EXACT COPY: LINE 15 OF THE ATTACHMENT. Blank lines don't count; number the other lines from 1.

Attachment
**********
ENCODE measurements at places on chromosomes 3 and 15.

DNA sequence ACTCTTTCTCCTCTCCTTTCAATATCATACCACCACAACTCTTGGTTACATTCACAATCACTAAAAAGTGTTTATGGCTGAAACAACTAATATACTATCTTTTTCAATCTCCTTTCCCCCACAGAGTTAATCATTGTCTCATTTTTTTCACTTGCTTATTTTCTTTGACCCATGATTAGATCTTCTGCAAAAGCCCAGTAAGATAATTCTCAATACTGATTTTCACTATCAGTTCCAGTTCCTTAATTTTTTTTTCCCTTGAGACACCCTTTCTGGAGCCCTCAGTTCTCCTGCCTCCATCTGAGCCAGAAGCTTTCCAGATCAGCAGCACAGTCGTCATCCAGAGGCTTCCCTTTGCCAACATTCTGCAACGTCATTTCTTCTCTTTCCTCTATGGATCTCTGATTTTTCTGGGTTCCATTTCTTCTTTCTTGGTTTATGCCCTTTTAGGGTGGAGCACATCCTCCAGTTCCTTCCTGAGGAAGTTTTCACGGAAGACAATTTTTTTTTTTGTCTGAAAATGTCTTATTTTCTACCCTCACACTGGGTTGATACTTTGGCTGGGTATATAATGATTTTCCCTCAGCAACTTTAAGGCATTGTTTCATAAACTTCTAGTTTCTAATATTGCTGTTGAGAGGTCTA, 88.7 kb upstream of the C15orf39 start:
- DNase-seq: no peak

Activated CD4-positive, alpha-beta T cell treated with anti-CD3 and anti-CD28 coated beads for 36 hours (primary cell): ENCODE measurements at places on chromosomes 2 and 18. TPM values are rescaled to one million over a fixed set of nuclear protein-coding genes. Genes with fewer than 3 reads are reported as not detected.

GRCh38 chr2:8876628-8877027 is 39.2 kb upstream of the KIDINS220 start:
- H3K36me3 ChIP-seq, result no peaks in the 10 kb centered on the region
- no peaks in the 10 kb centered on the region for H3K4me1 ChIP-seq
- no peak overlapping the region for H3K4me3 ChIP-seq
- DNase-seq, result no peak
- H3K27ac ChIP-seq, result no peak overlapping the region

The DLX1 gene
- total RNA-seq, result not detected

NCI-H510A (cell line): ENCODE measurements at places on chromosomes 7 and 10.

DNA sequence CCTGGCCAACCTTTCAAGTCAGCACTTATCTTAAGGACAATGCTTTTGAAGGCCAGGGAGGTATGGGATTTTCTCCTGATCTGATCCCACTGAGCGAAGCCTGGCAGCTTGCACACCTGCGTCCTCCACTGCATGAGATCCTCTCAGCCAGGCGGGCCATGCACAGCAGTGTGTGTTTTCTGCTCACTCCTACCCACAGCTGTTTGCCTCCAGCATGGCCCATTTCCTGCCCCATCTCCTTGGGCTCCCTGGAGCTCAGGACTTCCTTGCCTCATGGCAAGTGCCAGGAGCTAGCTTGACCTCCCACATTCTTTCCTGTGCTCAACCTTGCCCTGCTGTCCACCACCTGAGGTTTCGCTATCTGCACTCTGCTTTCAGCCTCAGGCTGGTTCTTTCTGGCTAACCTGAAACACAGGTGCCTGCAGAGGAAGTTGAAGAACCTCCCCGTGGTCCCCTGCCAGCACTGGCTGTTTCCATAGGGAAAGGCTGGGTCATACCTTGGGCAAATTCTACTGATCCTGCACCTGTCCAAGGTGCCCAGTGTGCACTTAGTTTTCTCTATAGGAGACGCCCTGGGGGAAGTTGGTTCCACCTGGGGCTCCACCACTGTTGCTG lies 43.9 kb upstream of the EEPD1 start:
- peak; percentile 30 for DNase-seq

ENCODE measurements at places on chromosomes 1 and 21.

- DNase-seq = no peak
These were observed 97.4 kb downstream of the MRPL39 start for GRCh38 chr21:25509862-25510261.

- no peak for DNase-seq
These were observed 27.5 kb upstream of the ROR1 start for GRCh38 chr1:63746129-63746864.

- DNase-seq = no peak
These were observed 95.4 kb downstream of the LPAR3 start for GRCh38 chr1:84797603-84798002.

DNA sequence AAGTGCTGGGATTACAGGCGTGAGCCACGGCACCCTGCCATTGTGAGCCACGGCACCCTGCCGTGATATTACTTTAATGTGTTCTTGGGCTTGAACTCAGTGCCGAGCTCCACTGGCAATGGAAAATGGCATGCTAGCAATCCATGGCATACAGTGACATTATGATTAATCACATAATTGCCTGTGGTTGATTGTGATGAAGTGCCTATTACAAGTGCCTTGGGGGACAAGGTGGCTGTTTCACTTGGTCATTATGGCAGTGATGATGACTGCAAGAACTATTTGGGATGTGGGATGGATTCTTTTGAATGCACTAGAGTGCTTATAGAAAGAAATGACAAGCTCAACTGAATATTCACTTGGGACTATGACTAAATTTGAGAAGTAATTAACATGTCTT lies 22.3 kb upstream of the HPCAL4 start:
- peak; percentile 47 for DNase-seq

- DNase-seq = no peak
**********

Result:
- peak; percentile 30 for DNase-seq